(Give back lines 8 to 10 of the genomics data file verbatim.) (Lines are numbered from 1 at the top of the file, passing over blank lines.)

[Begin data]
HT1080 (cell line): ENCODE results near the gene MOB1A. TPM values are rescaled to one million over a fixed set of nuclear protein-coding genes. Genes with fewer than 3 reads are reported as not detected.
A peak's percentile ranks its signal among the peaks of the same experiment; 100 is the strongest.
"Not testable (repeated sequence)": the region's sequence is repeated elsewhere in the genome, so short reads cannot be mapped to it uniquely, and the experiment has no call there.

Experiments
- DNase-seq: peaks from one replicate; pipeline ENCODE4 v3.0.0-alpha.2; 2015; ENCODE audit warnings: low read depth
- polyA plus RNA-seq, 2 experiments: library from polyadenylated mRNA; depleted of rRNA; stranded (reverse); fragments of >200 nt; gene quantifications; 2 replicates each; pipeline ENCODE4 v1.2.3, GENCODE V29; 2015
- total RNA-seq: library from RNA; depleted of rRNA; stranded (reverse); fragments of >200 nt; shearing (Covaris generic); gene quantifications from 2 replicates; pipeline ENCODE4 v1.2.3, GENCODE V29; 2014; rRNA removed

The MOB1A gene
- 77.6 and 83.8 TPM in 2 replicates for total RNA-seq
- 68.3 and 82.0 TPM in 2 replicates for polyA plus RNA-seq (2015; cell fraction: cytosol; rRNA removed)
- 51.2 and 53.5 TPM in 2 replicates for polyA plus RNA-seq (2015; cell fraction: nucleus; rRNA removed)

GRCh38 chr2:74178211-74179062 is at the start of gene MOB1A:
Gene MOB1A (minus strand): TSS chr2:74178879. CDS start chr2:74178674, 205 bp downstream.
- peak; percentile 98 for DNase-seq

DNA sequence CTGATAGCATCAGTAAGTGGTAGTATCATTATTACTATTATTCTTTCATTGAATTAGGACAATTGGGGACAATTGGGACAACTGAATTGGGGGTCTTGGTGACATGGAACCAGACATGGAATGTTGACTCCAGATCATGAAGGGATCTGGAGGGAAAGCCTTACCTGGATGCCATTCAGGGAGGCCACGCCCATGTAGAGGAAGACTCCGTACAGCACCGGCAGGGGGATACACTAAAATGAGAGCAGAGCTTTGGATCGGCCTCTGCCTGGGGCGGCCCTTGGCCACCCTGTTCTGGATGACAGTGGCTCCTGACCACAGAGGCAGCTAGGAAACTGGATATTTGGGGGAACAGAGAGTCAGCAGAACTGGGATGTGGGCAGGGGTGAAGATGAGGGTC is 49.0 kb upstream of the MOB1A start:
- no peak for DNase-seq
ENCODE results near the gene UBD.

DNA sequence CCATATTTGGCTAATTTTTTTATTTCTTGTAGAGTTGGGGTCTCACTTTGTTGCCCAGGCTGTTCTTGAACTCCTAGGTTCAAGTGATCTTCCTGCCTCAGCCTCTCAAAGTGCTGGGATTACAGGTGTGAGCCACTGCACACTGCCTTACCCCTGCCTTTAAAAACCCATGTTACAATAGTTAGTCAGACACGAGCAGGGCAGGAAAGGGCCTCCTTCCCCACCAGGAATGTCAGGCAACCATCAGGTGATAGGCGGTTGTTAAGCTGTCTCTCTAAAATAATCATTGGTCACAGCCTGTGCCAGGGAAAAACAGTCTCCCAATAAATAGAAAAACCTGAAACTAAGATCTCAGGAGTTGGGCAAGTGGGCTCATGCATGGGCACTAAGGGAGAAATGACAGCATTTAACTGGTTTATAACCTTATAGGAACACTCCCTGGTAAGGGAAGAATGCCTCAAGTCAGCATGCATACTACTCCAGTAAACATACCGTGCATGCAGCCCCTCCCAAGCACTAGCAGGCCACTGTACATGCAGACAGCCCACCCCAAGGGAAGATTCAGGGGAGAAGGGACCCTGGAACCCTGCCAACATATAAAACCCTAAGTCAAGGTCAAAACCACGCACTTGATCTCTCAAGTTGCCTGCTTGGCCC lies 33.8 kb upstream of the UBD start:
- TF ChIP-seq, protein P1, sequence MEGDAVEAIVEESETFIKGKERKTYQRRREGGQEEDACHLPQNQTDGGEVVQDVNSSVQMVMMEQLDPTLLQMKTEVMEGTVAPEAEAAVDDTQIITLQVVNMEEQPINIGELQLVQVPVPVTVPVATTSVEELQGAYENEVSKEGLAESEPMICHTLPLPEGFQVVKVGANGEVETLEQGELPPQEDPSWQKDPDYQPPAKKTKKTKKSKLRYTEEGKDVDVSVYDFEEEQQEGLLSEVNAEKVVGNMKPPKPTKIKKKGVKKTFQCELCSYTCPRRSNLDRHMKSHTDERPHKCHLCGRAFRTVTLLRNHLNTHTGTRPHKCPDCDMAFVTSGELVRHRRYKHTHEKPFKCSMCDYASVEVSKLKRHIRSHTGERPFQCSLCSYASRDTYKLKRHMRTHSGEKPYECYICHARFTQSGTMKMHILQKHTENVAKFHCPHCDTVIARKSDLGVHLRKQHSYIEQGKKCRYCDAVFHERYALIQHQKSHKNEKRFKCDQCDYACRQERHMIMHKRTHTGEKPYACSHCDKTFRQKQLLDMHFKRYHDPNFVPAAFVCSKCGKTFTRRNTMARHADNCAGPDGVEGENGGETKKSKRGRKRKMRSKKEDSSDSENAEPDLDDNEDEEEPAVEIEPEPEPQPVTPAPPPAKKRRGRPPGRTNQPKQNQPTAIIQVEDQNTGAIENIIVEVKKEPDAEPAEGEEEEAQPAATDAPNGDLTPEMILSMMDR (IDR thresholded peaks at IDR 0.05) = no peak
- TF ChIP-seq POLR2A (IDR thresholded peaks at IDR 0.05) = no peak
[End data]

The MOB1A gene
- 77.6 and 83.8 TPM in 2 replicates for total RNA-seq
- 68.3 and 82.0 TPM in 2 replicates for polyA plus RNA-seq (2015; cell fraction: cytosol; rRNA removed)